NEW YORK – A woman filed a lawsuit against a New York fertility doctor alleging that the doctor used his own sperm to secretly impregnate multiple patients, something he said he discovered when DNA genealogy tests revealed he had at least nine half siblings.
The lawsuit was filed Saturday by the 35-year-old daughter of a woman who received fertility treatments from Dr. Morris Wortman in Rochester in the 1980s. She said she falsely told the family that the sperm donor had been a local medical student. He kept the truth a secret, the lawsuit says, even after the woman, his biological daughter, became his gynecology patient.
Wortman was with patients and was not available for comment Tuesday, his Rochester office said. The office did not immediately respond when asked for the name of an attorney who could speak on their behalf.
The case is one of more than 20 cases in recent years in which fertility doctors have been accused of using their own sperm, rather than anonymous donor samples, to treat patients. The discovery of such scenarios has been made possible with the emergence of genealogy sites such as Ancestry.com and 23andMe.
In Indiana, Dr. Donald Cline was accused of using his own sperm to fertilize dozens of women after telling them that the donors were anonymous. Eventually, he pleaded guilty to lying during an investigation and received a one-year suspended sentence.
HBO released a documentary last year, “Baby God“, about a Nevada doctor accused of inseminating multiple patients with his sperm. In another example, a Colorado doctor was sued by at least six families alleging negligence and fraud for allegedly using his own sperm in several successful artificial insemination procedures between 1975 and 1989. A New Jersey woman sued a former New York doctor on similar charges earlier this year.
The woman who sued Wortman asked, through her attorney, that her name not be withheld due to the personal nature of the allegations and because they involved her medical history. She declined to be interviewed.
The lawsuit differs from others involving fertility doctors in that Wortman, a gynecologist, had also treated the woman as a patient for nearly 10 years, performing numerous breast and pelvic exams and discussing her sex drive and other personal issues.
The doctor’s conduct “shocks the conscience,” said the legal file.
The lawsuit says the woman knew she was born in 1985 by artificial insemination and that, in fact, Wortman had been “revered” in her family for helping her mother conceive through what they thought was an anonymous donation of sperm from a University of Rochester medical student.
But the woman began to question the story after taking a genetic test in 2016 that began linking her to one half-brother after another – all the people who were themselves the children of sperm donors.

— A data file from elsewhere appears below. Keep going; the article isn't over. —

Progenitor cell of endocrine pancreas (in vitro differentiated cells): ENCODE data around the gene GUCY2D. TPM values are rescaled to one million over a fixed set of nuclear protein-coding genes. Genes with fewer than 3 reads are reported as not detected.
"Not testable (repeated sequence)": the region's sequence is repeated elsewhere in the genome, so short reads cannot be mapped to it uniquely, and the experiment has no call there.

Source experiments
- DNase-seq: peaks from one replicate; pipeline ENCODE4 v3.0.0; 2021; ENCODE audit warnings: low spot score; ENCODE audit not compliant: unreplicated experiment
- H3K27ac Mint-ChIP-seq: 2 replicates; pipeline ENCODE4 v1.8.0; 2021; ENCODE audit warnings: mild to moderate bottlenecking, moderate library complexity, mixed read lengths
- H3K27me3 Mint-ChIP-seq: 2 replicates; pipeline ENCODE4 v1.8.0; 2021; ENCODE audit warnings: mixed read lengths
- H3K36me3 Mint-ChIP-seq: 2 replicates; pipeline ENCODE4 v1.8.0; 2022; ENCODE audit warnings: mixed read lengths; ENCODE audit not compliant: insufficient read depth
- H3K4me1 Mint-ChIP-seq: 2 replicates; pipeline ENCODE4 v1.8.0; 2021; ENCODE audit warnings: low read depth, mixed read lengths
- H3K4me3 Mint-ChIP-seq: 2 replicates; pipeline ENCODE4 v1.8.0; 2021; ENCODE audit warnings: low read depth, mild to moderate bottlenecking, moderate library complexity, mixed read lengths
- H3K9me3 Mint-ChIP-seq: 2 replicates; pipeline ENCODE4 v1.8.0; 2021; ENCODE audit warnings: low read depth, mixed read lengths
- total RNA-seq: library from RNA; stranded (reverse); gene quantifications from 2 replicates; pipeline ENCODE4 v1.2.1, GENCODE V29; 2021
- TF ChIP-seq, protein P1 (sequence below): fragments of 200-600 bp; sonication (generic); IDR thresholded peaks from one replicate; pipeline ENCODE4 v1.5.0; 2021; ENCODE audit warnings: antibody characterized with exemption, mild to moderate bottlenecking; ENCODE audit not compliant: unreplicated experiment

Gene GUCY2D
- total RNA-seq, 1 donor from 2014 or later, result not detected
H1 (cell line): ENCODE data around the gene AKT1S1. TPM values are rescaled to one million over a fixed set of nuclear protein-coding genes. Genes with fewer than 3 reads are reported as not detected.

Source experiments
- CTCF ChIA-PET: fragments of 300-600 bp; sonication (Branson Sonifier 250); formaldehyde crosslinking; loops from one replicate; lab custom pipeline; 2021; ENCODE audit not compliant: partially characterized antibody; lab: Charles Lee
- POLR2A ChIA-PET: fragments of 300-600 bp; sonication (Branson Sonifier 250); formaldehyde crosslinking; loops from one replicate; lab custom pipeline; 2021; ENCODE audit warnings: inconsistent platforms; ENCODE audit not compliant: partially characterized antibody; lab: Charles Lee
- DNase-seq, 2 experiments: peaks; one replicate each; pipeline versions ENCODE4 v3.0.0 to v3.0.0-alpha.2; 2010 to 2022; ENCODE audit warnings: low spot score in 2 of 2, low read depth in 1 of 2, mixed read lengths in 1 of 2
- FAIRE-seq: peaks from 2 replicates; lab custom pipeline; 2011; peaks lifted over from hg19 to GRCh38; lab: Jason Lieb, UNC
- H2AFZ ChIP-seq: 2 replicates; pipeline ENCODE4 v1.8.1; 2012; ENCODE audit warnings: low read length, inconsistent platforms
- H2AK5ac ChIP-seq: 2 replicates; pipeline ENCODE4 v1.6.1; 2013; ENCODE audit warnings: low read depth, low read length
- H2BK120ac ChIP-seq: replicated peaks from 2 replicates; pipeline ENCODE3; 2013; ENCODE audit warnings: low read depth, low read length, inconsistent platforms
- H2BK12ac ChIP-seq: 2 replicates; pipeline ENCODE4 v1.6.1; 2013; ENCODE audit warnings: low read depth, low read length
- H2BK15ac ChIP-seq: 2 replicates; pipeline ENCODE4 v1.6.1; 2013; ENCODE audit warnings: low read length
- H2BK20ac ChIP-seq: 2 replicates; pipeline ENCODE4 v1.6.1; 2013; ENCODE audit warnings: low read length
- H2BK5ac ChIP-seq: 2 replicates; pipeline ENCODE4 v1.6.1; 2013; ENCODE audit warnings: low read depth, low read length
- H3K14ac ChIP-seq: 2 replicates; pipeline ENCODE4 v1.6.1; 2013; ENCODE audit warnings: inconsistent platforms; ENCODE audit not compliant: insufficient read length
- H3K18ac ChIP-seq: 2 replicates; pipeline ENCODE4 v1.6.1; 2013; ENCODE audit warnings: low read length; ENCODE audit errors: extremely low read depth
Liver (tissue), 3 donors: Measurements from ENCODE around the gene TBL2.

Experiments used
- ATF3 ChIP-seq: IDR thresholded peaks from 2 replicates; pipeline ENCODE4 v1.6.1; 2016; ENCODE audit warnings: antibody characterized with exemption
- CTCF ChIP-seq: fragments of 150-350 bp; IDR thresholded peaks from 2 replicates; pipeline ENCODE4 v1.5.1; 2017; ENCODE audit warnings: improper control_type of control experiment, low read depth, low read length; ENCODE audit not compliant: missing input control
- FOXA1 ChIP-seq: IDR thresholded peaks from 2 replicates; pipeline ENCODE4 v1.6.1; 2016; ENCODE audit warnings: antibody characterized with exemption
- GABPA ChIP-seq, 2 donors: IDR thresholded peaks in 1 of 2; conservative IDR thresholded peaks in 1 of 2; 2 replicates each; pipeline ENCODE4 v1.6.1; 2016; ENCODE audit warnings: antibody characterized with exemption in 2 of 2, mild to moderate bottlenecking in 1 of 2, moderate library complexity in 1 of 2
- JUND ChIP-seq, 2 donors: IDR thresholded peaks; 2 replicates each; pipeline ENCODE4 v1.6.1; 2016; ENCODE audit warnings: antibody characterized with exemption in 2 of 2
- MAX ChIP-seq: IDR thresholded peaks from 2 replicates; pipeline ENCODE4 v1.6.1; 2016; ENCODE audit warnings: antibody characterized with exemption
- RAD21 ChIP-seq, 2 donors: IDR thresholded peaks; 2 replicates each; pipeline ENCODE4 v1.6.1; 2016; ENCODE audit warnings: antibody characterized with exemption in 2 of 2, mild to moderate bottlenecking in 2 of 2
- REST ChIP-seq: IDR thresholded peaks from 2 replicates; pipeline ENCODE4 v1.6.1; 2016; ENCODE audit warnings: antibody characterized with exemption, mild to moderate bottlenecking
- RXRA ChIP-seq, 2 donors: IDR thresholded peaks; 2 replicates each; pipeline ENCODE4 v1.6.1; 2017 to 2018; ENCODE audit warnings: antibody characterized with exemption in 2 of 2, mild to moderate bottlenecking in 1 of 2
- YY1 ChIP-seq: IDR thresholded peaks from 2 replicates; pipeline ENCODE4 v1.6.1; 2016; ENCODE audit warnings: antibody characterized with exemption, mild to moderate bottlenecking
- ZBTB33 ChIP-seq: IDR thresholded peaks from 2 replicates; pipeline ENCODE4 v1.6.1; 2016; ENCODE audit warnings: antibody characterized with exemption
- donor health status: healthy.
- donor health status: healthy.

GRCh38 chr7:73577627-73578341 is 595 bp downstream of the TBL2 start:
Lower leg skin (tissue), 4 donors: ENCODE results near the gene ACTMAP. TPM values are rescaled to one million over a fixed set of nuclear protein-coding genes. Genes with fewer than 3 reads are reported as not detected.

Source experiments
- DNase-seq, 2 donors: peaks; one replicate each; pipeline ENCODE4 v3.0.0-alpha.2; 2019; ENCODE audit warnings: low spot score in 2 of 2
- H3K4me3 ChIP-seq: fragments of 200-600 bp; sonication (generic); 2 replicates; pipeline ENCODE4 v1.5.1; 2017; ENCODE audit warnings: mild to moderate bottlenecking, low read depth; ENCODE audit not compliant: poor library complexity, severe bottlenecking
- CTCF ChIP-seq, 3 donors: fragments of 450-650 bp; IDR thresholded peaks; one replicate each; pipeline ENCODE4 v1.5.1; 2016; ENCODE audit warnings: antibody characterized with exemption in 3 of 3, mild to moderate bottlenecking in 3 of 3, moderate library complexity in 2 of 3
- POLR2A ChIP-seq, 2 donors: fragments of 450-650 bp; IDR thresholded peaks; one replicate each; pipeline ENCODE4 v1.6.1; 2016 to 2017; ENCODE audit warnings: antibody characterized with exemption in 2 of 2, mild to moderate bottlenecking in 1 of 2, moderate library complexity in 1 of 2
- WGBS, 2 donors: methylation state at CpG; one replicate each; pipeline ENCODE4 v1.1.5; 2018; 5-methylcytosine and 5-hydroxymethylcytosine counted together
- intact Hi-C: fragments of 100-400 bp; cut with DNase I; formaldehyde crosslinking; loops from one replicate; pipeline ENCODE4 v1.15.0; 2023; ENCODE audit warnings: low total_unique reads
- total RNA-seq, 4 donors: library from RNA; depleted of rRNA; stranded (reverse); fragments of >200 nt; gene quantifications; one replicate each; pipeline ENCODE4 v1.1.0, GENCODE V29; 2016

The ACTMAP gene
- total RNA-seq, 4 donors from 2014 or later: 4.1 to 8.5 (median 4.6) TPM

One of those brothers, David Berry, had been in contact with the woman for about four years before his growing suspicions were confirmed. At first, he and other half siblings were delighted to meet each other for their shared bond. His feelings are more complicated now.
“An interesting dichotomy is feeling gratitude for your existence and knowing at the same time that you are the product of something that should never have happened,” Berry, 36, said by phone from Miami, Florida.
“It became a more difficult pill to swallow,” he said. “On the one hand, you are grateful for your existence and for the people with whom you are sharing the experience. On the other hand, I do not know how the violation of trust and confidence that a woman places in her doctor in the most intimate environment is forgiven. “
Meanwhile, Wortman continued to provide the woman with medical care, sometimes peppered her visits with personal questions about her husband and children and telling her about her own background as the daughter of Holocaust survivors. On a date, Wortman introduced him to his wife.
During a visit in April, the lawsuit says, Wortman chuckled and said aloud: “You are a really good girl, such a good girl.”
Follow-up DNA tests with Berry and Wortman’s daughter from his first marriage confirmed the genetic link in May, according to the lawsuit.
The lawsuit accuses Wortman and his Rochester clinic, the Center for Menstrual Disorders, of medical malpractice, battery, inflicting emotional distress, negligence, fraud and lack of informed consent.
Wortman is unlikely to face criminal charges because too much time has passed, according to the Monroe County District Attorney’s Office.
“While no victim has yet come forward, our appeals office did a swift investigation and it appears that in reference to what has been made available to the public, any criminal action is prohibited by the statute of limitations,” he said Tuesday. spokeswoman Calli Marianetti in an email.
A handful of states, including Indiana, where Cline practiced, have enacted laws in recent years expressly making it illegal for a doctor to secretly donate sperm for a fertility patient, but few legal restrictions existed in the 1970s and 1980s, the period involved in many of the accusations.